Responding to weeks of protests in over 100 Brazilian cities against corruption and government spending, President Dilma Rousseff sent Congress a proposal package on Tuesday, which included a referendum to make the country’s political system more representative.
Even if it passes Congress, the non-binding plebiscite is not expected to take place before September. It would determine Brazilians’ opinions on the current structure of political party funding, the practice of using unelected Senate substitutes, the legislature’s current practice of anonymous voting, and the possibility of moving from a proportional to a representative system in the legislature.
Opposition leaders have cast the move as an attempt to regain popular support ahead of President Rousseff’s re-election campaign, given that her approval rating has dropped 27 percentage points since the protests began in June. Still, 68 percent of Brazilians support holding a plebiscite according to a Datafolha poll released on July 1 that was conducted from June 27 to June 28.
While the protests have ebbed following the end of the Confederations Cup on Sunday, dissatisfaction with health care, education and public transportation systems, as well as high inflation and a stagnated economy, could bring Brazilians back out into the streets.
General debate of the 67th Session of the UN General Assembly began today with presidents from across the region scheduled to address world leaders. A number of high-level meetings will also take place throughout the week, covering topics like the rule of law, sustainable energy, nutrition, countering nuclear terrorism, and the chemical weapons convention.
Brazilian President Dilma Rousseff delivered the first address this morning for the second year in a row. In her speech, she addressed poverty and gender equality as well as security in Syria and the rest of the Middle East. She also defended policies to protect domestic industries, emphasizing that it unfair for “legitimate trade defense initiatives by developing countries to be unfairly classified as protectionism.”
On Thursday, Paraguayan President Federico Franco will speak out against Paraguay’s suspension from Mercosur and condemn Venezuela’s incorporation into the trade bloc—decisions which he called “illegitimate and illegal.” Franco also plans to defend the nearly unanimous congressional impeachment process that ousted former President Fernando Lugo in January.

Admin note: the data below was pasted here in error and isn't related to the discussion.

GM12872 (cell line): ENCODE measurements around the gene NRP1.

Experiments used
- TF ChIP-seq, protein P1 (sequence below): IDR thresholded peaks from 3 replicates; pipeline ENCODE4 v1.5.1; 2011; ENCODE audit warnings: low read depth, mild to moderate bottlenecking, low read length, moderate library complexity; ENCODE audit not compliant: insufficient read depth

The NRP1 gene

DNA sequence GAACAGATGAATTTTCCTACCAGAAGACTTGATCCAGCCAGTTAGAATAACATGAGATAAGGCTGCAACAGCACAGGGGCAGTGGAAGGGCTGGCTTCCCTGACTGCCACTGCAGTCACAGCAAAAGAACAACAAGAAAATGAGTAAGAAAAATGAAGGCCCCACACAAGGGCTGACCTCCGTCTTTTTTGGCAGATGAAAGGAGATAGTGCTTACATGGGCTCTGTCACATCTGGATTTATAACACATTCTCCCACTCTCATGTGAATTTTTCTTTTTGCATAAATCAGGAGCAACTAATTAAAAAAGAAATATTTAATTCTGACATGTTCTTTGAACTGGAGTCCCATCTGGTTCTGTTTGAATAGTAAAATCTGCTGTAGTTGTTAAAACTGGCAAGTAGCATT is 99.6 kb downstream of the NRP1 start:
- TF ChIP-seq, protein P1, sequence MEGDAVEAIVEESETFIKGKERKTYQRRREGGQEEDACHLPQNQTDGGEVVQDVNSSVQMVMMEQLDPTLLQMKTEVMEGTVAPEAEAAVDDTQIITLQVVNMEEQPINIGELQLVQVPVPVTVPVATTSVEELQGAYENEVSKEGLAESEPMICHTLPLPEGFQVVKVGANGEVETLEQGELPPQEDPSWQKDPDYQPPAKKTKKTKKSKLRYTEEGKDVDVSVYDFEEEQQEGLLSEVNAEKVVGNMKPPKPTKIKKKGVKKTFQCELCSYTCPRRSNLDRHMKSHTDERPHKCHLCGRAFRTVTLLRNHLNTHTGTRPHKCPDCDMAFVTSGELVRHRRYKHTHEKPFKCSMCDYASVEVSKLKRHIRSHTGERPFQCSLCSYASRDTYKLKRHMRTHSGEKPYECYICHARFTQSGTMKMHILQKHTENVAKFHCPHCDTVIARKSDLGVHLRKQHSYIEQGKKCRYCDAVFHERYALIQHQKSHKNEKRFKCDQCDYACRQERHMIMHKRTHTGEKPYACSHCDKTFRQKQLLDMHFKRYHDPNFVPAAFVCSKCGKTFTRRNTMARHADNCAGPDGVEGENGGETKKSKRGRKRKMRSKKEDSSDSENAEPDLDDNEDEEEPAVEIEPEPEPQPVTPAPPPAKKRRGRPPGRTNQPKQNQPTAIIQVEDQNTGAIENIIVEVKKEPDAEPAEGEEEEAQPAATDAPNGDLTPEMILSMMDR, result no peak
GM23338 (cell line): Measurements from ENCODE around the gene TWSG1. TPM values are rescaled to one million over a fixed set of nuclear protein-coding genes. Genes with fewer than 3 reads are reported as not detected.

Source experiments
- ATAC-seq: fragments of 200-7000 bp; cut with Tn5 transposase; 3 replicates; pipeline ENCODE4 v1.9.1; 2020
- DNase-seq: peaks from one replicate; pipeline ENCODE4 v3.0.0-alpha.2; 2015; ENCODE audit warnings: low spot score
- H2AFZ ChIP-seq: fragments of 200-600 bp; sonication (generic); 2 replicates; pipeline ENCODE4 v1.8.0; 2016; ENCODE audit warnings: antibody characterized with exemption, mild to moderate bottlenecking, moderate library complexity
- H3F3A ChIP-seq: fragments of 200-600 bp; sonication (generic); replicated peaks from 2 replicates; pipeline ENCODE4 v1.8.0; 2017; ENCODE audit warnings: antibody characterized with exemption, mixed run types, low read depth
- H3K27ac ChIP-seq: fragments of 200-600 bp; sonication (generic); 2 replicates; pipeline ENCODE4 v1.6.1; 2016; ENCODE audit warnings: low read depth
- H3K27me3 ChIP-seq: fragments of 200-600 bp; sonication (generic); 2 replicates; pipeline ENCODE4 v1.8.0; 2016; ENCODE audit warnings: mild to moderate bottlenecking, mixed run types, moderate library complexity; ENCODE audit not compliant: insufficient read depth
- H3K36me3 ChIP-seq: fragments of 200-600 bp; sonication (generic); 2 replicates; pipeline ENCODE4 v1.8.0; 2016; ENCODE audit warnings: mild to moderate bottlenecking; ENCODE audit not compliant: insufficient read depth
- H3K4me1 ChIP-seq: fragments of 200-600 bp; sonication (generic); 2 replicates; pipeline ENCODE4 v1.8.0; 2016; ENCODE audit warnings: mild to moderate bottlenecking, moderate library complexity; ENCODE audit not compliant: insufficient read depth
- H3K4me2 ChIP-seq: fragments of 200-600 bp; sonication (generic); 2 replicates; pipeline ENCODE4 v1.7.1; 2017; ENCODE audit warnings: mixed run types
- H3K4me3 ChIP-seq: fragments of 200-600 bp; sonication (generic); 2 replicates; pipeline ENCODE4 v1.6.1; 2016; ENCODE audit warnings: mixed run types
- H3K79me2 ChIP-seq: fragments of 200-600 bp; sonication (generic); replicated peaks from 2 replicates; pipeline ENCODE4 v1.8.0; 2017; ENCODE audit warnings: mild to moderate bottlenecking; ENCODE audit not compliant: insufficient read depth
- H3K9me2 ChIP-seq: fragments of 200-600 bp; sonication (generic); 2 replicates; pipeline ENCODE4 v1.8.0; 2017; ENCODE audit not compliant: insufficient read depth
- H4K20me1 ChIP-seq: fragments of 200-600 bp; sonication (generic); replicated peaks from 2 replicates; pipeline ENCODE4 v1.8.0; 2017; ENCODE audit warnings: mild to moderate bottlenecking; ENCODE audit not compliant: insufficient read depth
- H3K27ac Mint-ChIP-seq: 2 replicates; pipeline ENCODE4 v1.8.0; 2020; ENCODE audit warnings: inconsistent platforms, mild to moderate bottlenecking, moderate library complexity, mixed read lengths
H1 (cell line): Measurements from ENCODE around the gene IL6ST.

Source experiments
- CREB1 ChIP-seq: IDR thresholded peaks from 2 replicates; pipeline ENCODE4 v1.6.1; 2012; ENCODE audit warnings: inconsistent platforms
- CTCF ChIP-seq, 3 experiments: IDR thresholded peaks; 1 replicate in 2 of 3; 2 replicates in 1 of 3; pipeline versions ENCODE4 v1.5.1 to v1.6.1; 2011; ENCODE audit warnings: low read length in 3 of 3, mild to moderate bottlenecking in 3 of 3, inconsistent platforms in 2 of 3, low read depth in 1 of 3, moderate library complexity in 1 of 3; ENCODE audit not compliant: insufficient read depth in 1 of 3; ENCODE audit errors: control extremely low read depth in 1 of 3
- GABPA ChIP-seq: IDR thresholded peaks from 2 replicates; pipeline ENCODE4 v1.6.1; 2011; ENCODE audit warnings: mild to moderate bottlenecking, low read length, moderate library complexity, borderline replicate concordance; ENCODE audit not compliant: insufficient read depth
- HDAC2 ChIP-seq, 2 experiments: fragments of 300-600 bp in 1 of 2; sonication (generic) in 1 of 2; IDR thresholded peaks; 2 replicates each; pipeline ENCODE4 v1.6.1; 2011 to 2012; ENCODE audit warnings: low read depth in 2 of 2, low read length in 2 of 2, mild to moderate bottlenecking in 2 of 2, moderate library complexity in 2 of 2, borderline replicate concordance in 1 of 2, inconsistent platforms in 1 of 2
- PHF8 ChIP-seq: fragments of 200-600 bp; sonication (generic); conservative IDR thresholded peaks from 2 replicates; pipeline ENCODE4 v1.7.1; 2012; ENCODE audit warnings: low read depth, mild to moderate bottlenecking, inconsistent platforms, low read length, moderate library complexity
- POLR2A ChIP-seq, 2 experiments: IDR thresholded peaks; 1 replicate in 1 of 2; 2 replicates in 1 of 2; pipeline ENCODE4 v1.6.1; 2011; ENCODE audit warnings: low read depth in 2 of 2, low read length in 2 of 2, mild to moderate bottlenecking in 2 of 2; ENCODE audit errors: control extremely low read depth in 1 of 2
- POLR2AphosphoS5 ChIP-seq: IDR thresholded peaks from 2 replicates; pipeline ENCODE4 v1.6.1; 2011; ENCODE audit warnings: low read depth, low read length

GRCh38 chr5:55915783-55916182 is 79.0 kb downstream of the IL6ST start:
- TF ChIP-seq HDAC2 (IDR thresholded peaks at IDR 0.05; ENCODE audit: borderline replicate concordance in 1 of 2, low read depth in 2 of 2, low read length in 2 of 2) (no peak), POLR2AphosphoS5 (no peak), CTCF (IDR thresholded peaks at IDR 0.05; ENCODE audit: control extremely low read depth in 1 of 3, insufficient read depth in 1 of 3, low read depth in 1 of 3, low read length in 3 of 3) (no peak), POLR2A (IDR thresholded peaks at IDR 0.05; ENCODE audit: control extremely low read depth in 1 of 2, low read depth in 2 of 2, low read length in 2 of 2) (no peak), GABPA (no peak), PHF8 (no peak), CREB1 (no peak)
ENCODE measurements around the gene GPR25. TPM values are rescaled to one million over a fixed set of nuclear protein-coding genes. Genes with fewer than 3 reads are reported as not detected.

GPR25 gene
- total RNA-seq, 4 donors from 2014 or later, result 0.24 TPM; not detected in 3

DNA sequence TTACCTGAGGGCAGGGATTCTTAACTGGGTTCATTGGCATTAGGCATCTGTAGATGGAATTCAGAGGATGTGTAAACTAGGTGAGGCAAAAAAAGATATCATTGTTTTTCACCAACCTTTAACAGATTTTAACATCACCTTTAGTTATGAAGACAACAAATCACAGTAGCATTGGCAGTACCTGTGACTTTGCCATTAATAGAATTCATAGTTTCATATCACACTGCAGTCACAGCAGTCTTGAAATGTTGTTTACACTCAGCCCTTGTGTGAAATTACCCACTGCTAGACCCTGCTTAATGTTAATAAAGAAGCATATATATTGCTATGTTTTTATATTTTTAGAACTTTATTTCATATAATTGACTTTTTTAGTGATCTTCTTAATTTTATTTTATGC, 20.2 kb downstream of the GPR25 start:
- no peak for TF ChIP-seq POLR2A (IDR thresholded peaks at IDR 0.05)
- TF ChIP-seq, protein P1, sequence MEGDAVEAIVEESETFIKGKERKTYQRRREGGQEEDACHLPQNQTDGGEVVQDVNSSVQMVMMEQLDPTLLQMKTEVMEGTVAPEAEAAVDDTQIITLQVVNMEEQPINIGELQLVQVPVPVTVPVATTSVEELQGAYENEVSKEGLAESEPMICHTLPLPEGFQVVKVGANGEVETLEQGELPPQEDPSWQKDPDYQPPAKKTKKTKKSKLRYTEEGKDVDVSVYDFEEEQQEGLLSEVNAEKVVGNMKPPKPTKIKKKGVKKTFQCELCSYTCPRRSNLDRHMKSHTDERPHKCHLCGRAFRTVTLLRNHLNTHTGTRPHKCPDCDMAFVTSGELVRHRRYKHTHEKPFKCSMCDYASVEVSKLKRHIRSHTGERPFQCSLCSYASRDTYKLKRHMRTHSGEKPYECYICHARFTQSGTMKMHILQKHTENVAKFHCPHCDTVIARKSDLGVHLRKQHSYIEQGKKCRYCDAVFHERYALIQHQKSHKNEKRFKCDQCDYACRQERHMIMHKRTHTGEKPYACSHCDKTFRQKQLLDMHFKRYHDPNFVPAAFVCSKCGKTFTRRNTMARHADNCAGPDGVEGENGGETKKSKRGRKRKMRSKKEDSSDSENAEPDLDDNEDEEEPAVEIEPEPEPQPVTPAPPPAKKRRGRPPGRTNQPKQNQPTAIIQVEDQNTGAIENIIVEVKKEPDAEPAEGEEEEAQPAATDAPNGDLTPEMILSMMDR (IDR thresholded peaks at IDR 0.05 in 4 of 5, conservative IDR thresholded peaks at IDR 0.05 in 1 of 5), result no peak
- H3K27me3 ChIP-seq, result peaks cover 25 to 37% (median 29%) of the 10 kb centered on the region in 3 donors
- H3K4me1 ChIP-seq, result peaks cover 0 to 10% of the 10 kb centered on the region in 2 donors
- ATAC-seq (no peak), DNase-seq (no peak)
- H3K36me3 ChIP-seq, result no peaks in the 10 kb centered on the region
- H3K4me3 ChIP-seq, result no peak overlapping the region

In addition to President Rousseff, other Latin American heads of state that are addressing the General Assembly today include President Danilo Medina of the Dominican Republic, President Porfirio Lobo of Honduras, President Cristina Fernández de Kirchner of Argentina, and President Mauricio Funes of El Salvador. On Wednesday President Juan Manuel Santos of Colombia, President Otto Pérez Molina of Guatemala, President Michel Martelly of Haiti, and President Evo Morales of Bolivia will address the body. Mexican President Felipe Calderón will give his final address. President Ollanta Humala will join President Franco in speaking on Thursday, while Chilean President Sebastian Piñera and Uruguyan President José Mujica will speak Friday and Saturday respectively. On the final day of general debate Costa Rican President Laura Chinchilla, Nicaraguan President Daniel Ortega and Ecuadorean President Rafael Correa will end the session.
Brazil’s Supreme Federal Court announced yesterday that it will investigate claims that Orlando Silva, Brazil’s sports minister, embezzled millions of dollars in public funds. The court has demanded that Silva and his ministry hand over relevant documents within 10 days.